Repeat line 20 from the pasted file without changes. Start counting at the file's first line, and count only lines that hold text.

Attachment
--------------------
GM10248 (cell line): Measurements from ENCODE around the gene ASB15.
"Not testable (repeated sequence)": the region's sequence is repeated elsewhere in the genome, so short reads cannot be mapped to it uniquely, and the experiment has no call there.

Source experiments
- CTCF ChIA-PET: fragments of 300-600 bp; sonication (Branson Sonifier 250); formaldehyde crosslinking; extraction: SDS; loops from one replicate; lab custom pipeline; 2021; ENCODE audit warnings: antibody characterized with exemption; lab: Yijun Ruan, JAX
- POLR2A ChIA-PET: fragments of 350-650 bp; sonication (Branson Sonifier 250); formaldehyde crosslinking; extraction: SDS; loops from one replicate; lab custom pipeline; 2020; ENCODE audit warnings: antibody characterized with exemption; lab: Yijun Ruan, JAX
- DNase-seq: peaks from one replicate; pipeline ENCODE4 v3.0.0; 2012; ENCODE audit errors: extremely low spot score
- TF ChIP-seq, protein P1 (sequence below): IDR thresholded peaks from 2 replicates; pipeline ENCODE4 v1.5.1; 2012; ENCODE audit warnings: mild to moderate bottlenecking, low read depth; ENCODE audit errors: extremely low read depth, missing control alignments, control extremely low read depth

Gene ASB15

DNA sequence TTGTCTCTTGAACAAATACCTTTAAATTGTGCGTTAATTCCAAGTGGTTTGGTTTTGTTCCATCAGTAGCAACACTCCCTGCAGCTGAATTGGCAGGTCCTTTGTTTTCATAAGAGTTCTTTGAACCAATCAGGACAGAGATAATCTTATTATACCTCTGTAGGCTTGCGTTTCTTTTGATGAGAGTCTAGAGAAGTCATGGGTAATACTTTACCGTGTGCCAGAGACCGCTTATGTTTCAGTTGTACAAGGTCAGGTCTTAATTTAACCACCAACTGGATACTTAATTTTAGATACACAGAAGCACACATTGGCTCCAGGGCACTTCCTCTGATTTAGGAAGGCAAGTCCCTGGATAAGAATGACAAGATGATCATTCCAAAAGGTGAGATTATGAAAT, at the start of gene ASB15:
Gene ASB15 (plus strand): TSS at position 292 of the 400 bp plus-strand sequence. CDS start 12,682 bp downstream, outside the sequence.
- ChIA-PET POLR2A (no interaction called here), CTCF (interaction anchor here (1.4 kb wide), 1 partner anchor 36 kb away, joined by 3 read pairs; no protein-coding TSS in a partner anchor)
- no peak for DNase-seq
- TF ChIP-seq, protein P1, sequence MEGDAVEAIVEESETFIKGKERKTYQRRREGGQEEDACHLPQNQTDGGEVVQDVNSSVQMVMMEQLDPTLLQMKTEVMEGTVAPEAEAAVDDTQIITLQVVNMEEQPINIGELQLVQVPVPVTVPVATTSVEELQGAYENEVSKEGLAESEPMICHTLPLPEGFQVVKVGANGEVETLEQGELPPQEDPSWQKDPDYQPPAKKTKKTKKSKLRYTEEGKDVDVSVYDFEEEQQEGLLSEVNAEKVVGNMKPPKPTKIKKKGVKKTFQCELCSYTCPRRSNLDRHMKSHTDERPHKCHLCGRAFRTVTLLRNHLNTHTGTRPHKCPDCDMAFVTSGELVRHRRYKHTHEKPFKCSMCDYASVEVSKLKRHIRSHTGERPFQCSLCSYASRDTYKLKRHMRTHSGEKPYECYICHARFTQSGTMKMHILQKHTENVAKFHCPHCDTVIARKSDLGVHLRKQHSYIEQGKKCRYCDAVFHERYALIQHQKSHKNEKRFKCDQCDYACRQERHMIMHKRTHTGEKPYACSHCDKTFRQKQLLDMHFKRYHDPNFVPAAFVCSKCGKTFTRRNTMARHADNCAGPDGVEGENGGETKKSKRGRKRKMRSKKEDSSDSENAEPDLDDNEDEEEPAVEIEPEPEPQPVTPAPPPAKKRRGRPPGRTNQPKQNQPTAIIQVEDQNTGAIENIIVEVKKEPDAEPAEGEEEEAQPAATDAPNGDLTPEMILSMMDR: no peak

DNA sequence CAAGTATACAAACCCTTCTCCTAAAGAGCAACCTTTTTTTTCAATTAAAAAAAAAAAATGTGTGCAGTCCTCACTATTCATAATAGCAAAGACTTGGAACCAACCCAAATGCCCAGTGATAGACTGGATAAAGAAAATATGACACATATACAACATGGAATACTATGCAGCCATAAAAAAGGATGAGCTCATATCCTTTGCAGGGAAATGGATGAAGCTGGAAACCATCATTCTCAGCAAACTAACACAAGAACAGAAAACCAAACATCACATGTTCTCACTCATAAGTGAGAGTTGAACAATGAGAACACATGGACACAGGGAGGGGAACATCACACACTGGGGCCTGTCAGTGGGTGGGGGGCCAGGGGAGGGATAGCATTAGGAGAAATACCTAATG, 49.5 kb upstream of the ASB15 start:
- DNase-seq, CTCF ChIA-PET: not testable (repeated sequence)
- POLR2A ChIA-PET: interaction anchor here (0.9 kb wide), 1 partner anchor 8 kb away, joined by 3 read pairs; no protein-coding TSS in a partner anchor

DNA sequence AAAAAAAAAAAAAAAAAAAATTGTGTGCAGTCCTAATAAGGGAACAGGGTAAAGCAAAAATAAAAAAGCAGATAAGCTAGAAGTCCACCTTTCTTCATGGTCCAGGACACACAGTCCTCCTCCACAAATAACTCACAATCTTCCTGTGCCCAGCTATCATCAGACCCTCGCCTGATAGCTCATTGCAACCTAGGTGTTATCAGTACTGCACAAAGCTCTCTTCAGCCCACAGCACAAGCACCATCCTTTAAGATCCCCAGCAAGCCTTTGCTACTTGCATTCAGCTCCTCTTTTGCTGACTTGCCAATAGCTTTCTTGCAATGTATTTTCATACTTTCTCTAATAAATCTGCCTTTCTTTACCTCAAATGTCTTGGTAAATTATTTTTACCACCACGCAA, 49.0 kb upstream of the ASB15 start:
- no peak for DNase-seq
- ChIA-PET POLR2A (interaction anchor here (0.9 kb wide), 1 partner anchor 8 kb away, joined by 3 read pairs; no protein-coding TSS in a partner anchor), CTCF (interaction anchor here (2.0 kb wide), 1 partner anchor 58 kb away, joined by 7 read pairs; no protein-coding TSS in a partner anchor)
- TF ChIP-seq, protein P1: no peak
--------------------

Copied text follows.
- TF ChIP-seq, protein P1: no peak